Mike Smith's picture

Mike Smith is a professional wedding and portrait photographer and writer based in London, UK.

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This is the main site I'd use too!

I almost choked on my coffee reading this. Why? The mention of Jane Bown, she being the antithesis of so many aspects of modern photography and most certainly this article. Without doubt one of the greatest portrait photographers of her era. One of my favourite photographers for sure. Strange, unassuming, certainly but with a gift of being able to capture that certain something from her subjects. Go look at her work. She didn’t even know who the Beatles were when she shot them, or so the story goes. Her shoot ratio is something most modern photographers would not cope with, mean in the extreme. To see her included in an article on bokeh proves in a way what distracted nonsenses it really is, all smoke and mirrors with no substance. While most photographers lack the Bowen innate skill and intangible feel for the photo they instead latch on to what they can control and that is the blurry bits. Forget the subject, forget what the point of the image is about, forget about photography and let’s focus on the out of focus! This idea that a photograph takes on a professional look if it has an out of focus background is ridiculous. The reason why phone makers are rushing to achieve this pointless quest is to fool everyone into thinking that’s what magically makes a snap into a photo. Photography, certainly portrait photography is about the subject, spending time and energy to work out just how blurry your blurry bits are in my view an indication of a photographer who has lost the plot. It reminds me of a tv program from way back when…,Never Mind The Quality Feel The Width.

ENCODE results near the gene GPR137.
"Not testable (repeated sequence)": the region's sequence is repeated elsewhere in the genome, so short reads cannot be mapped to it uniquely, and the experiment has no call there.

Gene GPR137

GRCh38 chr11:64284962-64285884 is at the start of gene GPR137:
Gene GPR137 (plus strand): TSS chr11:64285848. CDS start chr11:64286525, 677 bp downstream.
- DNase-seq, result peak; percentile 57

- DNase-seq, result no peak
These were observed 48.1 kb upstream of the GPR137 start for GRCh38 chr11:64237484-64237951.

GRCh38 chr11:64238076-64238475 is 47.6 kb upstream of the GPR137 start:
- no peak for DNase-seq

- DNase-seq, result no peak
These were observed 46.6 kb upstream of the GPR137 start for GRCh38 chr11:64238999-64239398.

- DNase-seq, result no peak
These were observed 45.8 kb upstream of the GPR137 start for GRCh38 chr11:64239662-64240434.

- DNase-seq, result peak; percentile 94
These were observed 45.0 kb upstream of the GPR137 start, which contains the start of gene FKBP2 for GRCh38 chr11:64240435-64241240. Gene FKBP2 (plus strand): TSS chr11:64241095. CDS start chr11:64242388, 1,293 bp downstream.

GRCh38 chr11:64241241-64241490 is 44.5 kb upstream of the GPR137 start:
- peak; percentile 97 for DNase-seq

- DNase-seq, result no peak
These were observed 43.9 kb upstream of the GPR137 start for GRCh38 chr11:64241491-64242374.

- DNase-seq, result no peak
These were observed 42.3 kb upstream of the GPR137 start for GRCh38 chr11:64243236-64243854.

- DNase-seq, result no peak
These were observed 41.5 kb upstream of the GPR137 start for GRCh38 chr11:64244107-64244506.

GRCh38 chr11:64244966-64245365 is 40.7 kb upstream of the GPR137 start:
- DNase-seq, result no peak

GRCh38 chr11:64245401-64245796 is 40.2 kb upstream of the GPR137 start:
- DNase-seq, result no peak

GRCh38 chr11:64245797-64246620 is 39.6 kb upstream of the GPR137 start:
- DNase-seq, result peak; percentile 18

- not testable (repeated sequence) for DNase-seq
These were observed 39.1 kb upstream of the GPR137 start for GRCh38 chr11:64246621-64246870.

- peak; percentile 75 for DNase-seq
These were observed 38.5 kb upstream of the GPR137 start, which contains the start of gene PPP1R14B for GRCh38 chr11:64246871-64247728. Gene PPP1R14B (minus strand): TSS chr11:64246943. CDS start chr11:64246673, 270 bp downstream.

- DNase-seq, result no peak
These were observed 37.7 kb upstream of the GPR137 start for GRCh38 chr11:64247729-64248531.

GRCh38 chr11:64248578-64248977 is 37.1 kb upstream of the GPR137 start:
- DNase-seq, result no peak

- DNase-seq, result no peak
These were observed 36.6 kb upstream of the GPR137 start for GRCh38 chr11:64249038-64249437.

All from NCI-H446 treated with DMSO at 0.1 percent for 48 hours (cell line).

Honestly I feel like you didn't even read the article (or comprehend it) and are just sanctimoniously preaching. The author is referencing Bown as an example of someone who DIDN'T obsess with bokeh or what you might call "modern photography" but instead amazed the viewer with natural lighting and composition. FWIW there's a way to use background blur and composition. I understand that so many photographers are lazy and just want to F1.2 everything and Google and Apple have told everyone that's what needs to be done, but there are also brilliant photographers who use 1.2 and 1.4 effectively.

Sorry but the statement that says knowing how blurry your blurry bits are going to be might help you plan a shoot must rank as one of the most stupid statements ever in reference to photography. If you think that’s actually true then you might wish to think about putting all your gear on eBay and buy a lion tamers hat and whip and go for a change in career.